• Guiding Principles

    REDUCE SODIUM. MAINTAIN TASTE.

    The food industry is feeling the compounding pressures to reduce sodium in food products. The 2010 Dietary Guidelines recommends sodium consumption at no more than 2,300 mg/day for healthy adults. Restrictions are already being applied to school lunch programs. Now health advocacy groups are urging the FDA to implement mandatory sodium reduction in packaged and processed foods.

    It is in our interest as an industry to be proactive—reducing sodium strategically, without affecting food quality, mouth-feel, taste or consumer appeal. At Cargill, we are here to help you in this process. We have products, such as SaltWise® sodium reduction system and Premier Potassium Chloride, that will help you create delicious, lower-sodium, shelf-stable food.

    Remember that salt is a highly functional ingredient. It helps in food preservation and shelf life. It provides the hindrance needed for yeast and in the fermentation processes. It helps with microbial management—the growth of beneficial microorganisms that can help flavor development while minimizing the growth of pathogens and spoilage organisms. And it’s one of the most effective flavor enhancers in existence.

  • Best Practices

    Given all these benefits, sodium reduction should be undertaken carefully and according to these best practice guidelines:

    ASSESS THE TARGET AUDIENCE:  Some consumers are seeking a healthier, lower-sodium product; others associate low-sodium with lack of flavor. Depending upon the target audience, we might choose to be open, with labels that draw attention to the reduction in sodium, or “stealth”—developing foods that look and taste similar to reference foods by using salt substitutes such as potassium chloride.

    AUDIT ALL SODIUM SOURCES:  Accounting for sodium in processed foods involves more than just looking at salt. Sodium might come from salt, sodium nitrate, sodium benzoate, sodium bicarbonate or monosodium glutamate. All animal-derived food products (e.g., meat, milk) inherently contain sodium and some plant-derived foods, such as beets, carrots, celery and spinach, also contribute significant amounts of sodium.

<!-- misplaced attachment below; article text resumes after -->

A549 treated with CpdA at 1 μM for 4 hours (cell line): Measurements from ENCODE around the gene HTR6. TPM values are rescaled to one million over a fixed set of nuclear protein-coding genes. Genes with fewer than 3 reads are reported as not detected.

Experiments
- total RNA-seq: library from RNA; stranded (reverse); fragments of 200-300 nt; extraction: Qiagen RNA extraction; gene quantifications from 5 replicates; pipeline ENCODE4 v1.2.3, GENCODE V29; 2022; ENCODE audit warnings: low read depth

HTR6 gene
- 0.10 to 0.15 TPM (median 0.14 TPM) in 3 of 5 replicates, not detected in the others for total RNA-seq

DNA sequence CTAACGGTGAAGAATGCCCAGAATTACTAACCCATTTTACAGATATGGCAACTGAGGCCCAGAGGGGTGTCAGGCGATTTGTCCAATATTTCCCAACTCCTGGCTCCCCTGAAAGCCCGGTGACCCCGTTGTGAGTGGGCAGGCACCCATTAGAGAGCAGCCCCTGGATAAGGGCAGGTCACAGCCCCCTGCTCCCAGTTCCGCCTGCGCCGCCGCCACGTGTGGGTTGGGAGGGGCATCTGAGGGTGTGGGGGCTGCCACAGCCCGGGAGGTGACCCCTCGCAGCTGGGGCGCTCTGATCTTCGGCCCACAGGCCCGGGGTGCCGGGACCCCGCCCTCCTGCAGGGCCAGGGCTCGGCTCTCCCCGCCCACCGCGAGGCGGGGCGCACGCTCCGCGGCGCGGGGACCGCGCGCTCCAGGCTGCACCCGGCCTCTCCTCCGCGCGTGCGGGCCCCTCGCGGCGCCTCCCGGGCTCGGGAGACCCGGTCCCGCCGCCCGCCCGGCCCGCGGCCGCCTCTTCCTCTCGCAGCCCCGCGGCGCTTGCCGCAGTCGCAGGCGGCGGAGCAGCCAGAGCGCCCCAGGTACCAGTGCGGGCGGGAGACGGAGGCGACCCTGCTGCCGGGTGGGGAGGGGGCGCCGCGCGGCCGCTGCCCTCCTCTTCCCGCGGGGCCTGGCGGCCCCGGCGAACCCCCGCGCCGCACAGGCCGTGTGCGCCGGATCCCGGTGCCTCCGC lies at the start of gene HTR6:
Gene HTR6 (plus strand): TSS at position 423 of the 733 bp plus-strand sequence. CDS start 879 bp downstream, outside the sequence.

SET REDUCTION TARGETS:  Because sodium performs many functions, it’s important to look at everything that will be affected, including taste, quality, shelf-life, and consistency. Set sodium targets at the lowest level that will not adversely affect the food. You may also want to consider a step-wise reduction by reducing to desired sodium target in more than one step, with increasing levels each time. This will help consumers adapt more readily to the gradual change in flavor profile.

    For manufacturers whose consumers will respond favorably to a lower-sodium message, potential nutrient content claims for sodium content of foods include:

    • Sodium free: less than 5 mg of sodium per reference amount customarily consumed (RACC)
    • Very low sodium: 35 mg or less of sodium per RACC
    • Low sodium: 140 mg or less of sodium per RACC
    • Reduced sodium: sodium reduction of at least 25% per RACC compared to an appropriate reference food
    • Unsalted or no salt added: no salt is added during processing and the food that it resembles and for which it substitutes is normally processed with salt

    In order to make any of the above claims, a manufacturer must fully comply with the requirements set forth within the U.S. Food and Drug Administration’s (FDA’s) Title 21 of the Code of Federal Regulations (CFR) Part 101, Subpart D, Section 101.61 Nutrient content claims for the sodium content of foods, which are published on FDA’s website.

    CONSIDER THE OPTIONS:  There are many ways to reduce sodium, but only experimentation and rigorous taste testing will help determine which is the right one (or combination) for any particular food. They include:

    • Reduce the amount of salt added to a product
    • Change the proportion of salt to other ingredients, or modify the taste profile with other seasonings
    • Replace some or all of the salt with a salt substitute, potassium chloride and/or an alternate flavor system
    • Change non-salt sources of sodium to non-sodium ones, e.g. swap out sodium-based leavening for potassium-based ones

    MODIFY AS NEEDED:  It’s best to provide a long roll-out period during which lower-sodium products are tested in discrete markets and refined. Keep an eye on competitive offerings and claims and factor that into every decision. Evaluate success using everything from sales figures and consumer responses. One advantage to the “stealth” method of sodium reduction is the ability to make appropriate sodium level adjustments in your formula over a specific period of time without launching an entirely new advertising campaign each time.